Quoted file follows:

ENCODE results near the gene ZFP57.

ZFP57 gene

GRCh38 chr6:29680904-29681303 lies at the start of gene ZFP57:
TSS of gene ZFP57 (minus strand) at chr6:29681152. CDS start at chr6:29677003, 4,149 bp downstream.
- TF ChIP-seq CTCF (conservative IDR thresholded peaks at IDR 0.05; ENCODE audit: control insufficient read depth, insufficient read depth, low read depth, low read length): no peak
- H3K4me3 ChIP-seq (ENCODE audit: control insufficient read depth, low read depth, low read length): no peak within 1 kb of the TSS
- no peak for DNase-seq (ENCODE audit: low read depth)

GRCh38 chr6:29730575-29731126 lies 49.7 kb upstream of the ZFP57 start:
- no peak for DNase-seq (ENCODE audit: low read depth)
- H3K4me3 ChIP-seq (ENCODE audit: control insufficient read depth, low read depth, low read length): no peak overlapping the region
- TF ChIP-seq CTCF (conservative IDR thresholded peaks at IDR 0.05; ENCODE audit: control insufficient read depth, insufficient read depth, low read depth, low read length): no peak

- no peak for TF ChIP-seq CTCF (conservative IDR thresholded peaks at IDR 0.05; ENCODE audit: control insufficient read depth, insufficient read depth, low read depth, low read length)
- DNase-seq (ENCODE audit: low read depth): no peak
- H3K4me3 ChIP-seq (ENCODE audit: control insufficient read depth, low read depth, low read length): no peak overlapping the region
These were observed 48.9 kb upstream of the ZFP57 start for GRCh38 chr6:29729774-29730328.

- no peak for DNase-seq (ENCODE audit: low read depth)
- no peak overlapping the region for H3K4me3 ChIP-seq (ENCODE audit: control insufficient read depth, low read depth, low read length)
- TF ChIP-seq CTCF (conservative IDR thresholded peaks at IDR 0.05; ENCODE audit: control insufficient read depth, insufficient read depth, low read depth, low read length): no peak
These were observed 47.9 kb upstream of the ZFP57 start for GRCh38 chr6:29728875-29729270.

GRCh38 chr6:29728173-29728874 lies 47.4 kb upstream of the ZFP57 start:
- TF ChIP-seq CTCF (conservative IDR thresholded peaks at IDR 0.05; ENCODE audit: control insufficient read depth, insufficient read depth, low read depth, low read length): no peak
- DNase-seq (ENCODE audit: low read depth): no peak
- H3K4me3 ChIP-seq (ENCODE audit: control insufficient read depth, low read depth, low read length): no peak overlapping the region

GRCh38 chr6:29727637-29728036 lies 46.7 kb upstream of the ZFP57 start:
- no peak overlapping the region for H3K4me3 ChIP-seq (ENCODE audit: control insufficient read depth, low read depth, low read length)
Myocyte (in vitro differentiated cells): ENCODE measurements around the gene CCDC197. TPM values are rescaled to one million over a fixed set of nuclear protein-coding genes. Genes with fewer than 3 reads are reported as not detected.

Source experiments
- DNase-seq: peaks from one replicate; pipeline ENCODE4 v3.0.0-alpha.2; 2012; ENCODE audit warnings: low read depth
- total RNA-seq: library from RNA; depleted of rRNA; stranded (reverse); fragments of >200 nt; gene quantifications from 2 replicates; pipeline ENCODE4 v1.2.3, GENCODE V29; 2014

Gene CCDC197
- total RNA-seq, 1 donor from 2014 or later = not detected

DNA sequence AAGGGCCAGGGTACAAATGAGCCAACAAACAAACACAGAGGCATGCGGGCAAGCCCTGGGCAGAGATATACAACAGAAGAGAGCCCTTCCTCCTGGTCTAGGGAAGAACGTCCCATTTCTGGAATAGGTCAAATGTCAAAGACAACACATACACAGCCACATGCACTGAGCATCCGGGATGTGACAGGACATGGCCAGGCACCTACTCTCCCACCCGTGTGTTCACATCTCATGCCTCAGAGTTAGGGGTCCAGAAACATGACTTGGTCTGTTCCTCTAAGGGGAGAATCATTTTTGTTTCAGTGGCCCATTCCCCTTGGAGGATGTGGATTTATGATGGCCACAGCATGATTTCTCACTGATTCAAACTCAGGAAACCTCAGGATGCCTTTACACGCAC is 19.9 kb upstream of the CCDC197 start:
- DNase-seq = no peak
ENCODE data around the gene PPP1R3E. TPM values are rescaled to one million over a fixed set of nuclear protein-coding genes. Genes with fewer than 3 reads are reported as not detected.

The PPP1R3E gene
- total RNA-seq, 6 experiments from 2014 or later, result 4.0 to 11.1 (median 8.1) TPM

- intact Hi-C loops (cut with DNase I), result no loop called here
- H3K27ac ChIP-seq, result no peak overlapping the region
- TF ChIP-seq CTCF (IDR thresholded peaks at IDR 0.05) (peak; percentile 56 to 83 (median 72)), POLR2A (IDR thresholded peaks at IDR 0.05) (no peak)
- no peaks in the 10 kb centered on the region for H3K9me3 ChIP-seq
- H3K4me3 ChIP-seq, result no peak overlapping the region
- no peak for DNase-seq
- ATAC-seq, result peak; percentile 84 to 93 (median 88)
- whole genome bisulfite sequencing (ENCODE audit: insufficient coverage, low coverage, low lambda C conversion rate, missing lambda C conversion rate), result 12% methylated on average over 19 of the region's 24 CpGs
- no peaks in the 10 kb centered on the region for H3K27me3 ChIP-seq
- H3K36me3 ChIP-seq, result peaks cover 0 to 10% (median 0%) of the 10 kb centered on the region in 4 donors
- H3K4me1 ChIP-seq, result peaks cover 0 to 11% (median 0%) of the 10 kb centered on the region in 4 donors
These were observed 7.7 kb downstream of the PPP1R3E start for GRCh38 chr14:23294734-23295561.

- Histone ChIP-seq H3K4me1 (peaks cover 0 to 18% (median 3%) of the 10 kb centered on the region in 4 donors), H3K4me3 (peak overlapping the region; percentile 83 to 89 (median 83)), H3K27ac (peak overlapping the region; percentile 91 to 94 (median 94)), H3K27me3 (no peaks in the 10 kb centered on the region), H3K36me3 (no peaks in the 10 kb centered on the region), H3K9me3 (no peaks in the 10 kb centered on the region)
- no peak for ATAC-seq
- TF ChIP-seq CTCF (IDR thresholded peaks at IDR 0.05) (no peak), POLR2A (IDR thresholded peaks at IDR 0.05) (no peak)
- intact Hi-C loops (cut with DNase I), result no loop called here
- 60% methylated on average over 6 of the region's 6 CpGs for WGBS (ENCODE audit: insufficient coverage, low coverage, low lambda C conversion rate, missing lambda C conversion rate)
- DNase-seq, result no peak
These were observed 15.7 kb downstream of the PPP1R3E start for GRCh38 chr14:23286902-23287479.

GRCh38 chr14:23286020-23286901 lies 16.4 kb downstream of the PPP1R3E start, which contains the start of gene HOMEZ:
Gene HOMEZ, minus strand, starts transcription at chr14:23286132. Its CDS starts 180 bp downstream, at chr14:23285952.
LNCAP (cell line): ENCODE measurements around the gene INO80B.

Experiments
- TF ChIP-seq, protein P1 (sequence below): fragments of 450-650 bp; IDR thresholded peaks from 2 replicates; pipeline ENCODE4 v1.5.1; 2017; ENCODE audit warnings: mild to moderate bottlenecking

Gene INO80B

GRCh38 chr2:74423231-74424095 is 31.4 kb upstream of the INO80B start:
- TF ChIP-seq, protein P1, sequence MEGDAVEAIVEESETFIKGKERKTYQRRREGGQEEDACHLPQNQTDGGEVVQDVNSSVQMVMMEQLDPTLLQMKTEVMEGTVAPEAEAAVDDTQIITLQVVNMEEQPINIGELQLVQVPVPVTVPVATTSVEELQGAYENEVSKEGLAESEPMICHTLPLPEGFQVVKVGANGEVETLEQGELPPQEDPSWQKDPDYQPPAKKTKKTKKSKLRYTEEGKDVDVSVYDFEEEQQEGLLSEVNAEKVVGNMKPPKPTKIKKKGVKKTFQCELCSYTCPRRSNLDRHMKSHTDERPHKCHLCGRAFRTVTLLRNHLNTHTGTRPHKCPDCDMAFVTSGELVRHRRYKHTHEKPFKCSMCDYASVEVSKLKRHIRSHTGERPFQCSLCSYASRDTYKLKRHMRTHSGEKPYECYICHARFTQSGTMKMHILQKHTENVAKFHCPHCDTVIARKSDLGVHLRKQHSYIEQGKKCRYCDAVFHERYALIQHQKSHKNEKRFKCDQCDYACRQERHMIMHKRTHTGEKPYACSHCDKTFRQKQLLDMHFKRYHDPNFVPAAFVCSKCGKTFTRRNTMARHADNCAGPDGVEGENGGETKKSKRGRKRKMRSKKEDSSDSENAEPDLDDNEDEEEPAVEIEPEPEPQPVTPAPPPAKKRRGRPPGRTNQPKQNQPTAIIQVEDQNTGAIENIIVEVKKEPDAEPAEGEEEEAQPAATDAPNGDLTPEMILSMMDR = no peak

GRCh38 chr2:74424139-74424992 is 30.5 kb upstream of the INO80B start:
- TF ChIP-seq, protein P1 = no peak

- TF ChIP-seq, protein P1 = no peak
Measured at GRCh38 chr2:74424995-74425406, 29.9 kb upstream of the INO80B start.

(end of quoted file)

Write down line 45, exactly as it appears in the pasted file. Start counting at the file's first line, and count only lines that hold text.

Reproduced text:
- no peaks in the 10 kb centered on the region for H3K27me3 ChIP-seq